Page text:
The pool session had gone so well, I’d like to tell you that I wasn’t the blubbering, hyperventilating, trying-to-cling-to-the-slimy-hull-of-the-boat-in-the-choppy-water tourist. But I was. It took a bit for me to relax enough to descend. Once below the surface, the planet shifted. No, it was a different planet. I was very, very near where my Uncle had disappeared. Where my Uncle had taken his very last dive. Almost on top of it.

 

Oh! Barracuda! (To quote Ann Wilson.) Photo: Marcy Merrill.

 

One of my Uncle Bill’s shots of this very reef. Photo: Bill Scales.

I saw the fish and I saw the shelf, which is really a coral cliff, that drifts off and descends below to a darkened nowhere. I saw a shark. I saw crazy amounts of coral and a puffer fish with spines. I saw a baby turtle and a whole slew of barracudas. I saw schools and schools of neon fish in every shape and size and every color of the rainbow. I could breathe underwater. My Uncle had done this dive many times. The rest of the boats’ passengers were experienced divers and they headed off, over the wall as soon as we arrived.

 

Divers heading off, descending down “the wall”. The wall is an ancient coral reef – a deep sea cliff. Photo: Marcy Merrill

 

Skin diving, San Salvador Island. Photo: Bill Scales.

Veronica had told me, in her French-English, “Don’t ever hold your breath. I want to see bubbles. All za time, bubbles.” I burned through those tanks in no time. We headed back to the boat.

 

Heading back up to the boat.

Everyone returned to the boat one-by-one and in small groups, excitedly chirping French. Me? I snotted into a Kleenex and tried to quell a bloody nose. One French guy said to me, “Don worry zis happens all za time.”

What I’d thought at the time was the apex of this adventure was complete. I had survived, mostly unscathed, with only plugged ears as an uncomfortable side effect.

 

By the next morning, the weather had calmed. The surf was high, but the wind had died down. I set off for French Beach, just to the south, and a nice little hike. French Beach is up a sand track. I parked the HiJet and climbed the dune. There in the sand I saw some bumps. It turned out to be a conch shell!

It was an exciting find! But less than 24 hours later, I realized there are 800 gazillion conch shells around the island beaches. Still…

I heard voices behind me. A couple was coming over the dune, toting snorkel gear and what looked like a floatable tub. I met Ray and Margaux, who were in search of some dinner. They own a house here on the island, but also have houses in Maine and Africa. Ray donned his wetsuit and I asked if I could take a picture of his gear.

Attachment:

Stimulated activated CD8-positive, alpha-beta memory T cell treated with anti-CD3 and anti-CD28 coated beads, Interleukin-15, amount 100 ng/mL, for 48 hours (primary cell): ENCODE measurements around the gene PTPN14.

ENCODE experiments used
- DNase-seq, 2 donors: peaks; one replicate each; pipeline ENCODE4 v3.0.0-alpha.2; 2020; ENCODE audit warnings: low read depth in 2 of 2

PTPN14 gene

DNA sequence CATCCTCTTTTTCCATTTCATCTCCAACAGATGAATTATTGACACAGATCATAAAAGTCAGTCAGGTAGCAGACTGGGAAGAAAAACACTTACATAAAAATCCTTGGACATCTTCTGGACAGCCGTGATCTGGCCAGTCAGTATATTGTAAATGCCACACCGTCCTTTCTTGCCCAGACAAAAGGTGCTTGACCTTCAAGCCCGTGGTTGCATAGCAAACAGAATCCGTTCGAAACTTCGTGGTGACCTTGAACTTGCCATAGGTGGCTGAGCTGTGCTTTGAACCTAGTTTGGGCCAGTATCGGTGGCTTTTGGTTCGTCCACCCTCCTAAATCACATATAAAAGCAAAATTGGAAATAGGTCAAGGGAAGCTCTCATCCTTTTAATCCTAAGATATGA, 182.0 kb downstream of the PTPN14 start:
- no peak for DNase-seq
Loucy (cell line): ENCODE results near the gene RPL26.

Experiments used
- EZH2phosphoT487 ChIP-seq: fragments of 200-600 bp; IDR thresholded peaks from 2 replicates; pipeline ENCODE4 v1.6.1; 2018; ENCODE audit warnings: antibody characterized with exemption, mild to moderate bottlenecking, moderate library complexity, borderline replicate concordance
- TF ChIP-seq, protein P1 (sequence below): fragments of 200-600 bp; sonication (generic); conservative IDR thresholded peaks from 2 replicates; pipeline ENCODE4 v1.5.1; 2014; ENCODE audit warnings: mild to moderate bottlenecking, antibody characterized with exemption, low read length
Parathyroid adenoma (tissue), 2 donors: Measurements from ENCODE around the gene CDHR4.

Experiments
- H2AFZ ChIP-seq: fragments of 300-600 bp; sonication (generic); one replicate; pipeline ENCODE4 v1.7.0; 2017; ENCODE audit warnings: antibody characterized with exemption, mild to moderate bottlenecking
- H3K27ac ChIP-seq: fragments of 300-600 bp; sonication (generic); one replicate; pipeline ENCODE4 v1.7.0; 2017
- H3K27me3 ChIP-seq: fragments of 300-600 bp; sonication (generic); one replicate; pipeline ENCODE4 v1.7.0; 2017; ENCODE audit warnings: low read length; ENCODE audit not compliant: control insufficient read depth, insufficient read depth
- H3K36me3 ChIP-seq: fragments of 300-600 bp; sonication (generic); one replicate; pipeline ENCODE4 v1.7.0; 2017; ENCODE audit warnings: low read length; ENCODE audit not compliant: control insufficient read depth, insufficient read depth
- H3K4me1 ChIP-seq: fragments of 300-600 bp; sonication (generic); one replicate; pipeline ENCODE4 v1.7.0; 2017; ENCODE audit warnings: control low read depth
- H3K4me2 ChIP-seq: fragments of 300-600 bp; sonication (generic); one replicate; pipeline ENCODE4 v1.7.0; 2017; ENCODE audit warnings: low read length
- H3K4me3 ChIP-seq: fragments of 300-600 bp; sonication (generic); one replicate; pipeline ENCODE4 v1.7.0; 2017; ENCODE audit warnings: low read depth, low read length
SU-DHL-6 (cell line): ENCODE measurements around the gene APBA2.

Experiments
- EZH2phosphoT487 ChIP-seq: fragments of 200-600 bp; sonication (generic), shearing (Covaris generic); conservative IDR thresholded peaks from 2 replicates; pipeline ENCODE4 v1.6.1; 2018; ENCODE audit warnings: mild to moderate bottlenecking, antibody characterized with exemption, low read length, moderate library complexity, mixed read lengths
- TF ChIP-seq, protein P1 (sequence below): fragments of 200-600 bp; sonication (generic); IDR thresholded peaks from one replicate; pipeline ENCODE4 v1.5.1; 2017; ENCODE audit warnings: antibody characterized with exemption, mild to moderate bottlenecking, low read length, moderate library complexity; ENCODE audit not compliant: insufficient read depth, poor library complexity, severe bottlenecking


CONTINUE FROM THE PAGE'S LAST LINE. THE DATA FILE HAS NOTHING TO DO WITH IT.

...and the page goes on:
A galvanized washtub inside an inner tube. When you snag a lobster, you swim up and toss it into the washtub. The flag is for visibility – so folks above the surface know where you are.

I headed east along the beach. About a mile up, there’s an estuarial area that turned into what appeared to be mangroves. A good place to turn around. I’d spent the mile absorbing it all, when it occurred to me … I need to talk to that couple. Now! I almost ran back to the beach access. Margaux was still there and Ray was beginning to haul in the washtub. As Ray drug the washtub over the rocks, Margaux asked, “Did you get anything?”

“I’ll show you what I got.” said Ray.

It was fucking gargantuan. Lobster caught off the coast in the Bahamas do not have the giant claws of the traditional Maine lobster.

I told them about my uncle and why I was here. Did they know anyone who might know someone who was around during the time when the military bases were here? Nodding their heads toward each other, agreeing, “Yes! You need to talk to Nat Walker.” They had a few names for me. Among which were Nathaniel (Nat) Walker and Snake Eyes. I gave them my contact info and we parted ways. (They were completely oblivious to my hints that I really wanted some of that lobster.) “Nat Walker lives up by Kenny the woodcarver. Just ask anyone.

“Just ask anyone.” This is the mantra of the island. Everyone, when asked, finishes their answer with, “Just ask anyone.”

From Ray and Margaux I gleaned that Snake Eyes lives in Cockburn Town. Dorette will know where but, “just ask anyone”.

I left them to their meal. When I arrived back at the house, I received a message from a Janet Storr via Whatsapp. Margaux had gotten the ball rolling by contacting her. Janet had some leads for me to follow. Janet is referred to on the island as “The Ambassador” of San Salvador. She is the most genuinely helpful and knowledgeable person I have never met. She mentioned the same names Margaux and Ray had mentioned earlier. When asked about how to find Nat Walker, “He lives just before Kenny the woodcarver. Just ask anyone.”

Installment #6

 

Installment #8

You can keep track of updates and many more shared items on my Whatsapp channel “Outermost Uncle“.

 


 

7 Responses

  1. We’re at the other end of the trip with John and Gabe. They shared some of their photos and tales of the trip. What an adventure you all had. Thanks for letting share.

  2. Heck ya! Love this ongoing saga girl. Spy camera and lobster mmmmm yes! They do look different. What an adventure! Did you get to talk to that fella? Nat? Do tell!!!!

Leave a Reply

Your email address will not be published. Required fields are marked *

yatırımsız deneme bonusu veren siteler casino siteleri 1xbet üyelik güvenilir poker siteleri güvenilir rulet siteleri bonanza oyna